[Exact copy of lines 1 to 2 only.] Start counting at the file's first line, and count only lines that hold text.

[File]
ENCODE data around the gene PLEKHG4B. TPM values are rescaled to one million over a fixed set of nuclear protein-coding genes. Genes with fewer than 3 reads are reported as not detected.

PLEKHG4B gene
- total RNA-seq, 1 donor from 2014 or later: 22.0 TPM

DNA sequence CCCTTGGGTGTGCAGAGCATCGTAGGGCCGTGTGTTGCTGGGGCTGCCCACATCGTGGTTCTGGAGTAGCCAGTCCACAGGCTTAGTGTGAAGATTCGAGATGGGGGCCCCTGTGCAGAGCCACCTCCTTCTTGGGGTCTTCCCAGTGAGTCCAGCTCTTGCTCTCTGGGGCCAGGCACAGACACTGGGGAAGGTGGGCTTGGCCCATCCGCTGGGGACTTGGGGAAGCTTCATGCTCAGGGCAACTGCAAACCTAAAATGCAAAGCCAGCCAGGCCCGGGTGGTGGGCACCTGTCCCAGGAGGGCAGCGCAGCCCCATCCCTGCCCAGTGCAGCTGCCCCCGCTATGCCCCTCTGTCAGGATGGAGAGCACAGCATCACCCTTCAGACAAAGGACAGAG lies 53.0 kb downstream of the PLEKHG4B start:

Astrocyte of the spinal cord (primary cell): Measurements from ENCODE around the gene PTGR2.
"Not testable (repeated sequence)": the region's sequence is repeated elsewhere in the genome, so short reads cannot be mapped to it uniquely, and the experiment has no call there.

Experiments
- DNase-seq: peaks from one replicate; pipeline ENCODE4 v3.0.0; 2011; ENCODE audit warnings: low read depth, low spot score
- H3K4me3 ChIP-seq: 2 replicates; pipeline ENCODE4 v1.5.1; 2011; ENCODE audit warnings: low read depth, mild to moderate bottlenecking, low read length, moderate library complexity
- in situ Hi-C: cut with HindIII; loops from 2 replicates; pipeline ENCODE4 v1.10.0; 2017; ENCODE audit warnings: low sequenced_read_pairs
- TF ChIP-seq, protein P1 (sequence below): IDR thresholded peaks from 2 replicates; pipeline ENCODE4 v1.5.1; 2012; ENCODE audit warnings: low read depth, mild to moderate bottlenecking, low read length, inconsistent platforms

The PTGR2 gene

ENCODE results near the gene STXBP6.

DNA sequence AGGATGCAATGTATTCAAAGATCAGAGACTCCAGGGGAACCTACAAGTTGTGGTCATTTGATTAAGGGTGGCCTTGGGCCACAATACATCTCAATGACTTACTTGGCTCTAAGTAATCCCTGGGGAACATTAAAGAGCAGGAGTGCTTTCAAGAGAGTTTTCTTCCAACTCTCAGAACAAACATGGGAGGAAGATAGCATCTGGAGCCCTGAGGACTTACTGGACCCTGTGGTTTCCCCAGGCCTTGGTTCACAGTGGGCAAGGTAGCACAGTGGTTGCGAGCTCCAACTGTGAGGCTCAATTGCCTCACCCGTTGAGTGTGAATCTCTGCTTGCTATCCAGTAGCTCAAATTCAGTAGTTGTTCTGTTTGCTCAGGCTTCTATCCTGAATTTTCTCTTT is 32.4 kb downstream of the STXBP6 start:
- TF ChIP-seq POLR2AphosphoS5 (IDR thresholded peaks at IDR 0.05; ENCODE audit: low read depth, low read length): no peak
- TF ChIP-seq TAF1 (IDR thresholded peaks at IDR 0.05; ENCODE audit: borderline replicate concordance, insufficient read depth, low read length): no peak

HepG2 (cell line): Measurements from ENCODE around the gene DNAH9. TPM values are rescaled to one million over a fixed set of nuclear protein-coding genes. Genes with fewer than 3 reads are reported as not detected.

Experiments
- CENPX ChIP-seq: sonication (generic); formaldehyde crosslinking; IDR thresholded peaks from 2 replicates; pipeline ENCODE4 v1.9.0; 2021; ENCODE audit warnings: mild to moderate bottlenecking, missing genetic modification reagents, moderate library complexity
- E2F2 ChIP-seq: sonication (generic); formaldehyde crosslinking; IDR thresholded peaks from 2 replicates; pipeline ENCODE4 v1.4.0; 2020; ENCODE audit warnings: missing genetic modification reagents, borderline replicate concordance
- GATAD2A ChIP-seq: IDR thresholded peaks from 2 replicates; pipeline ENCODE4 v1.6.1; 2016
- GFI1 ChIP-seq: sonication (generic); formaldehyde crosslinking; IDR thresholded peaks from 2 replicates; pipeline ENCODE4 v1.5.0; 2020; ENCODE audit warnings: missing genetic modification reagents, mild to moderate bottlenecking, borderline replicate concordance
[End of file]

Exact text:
ENCODE data around the gene PLEKHG4B. TPM values are rescaled to one million over a fixed set of nuclear protein-coding genes. Genes with fewer than 3 reads are reported as not detected.

PLEKHG4B gene